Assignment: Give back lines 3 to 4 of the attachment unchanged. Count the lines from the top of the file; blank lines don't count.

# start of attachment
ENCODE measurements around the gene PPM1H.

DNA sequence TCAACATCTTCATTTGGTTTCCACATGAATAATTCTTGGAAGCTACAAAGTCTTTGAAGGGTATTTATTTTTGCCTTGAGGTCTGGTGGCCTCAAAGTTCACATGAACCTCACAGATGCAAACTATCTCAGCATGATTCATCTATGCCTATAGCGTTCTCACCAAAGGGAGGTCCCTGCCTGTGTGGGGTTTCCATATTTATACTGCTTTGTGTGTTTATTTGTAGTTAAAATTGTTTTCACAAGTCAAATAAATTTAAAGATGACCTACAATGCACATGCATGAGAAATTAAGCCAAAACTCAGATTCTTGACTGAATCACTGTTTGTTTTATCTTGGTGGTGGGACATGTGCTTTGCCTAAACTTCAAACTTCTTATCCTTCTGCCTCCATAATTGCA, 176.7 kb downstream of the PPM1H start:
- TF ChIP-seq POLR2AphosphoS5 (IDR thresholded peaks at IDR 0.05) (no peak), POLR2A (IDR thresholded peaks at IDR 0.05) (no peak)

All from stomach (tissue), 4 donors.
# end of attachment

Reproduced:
- TF ChIP-seq POLR2AphosphoS5 (IDR thresholded peaks at IDR 0.05) (no peak), POLR2A (IDR thresholded peaks at IDR 0.05) (no peak)

All from stomach (tissue), 4 donors.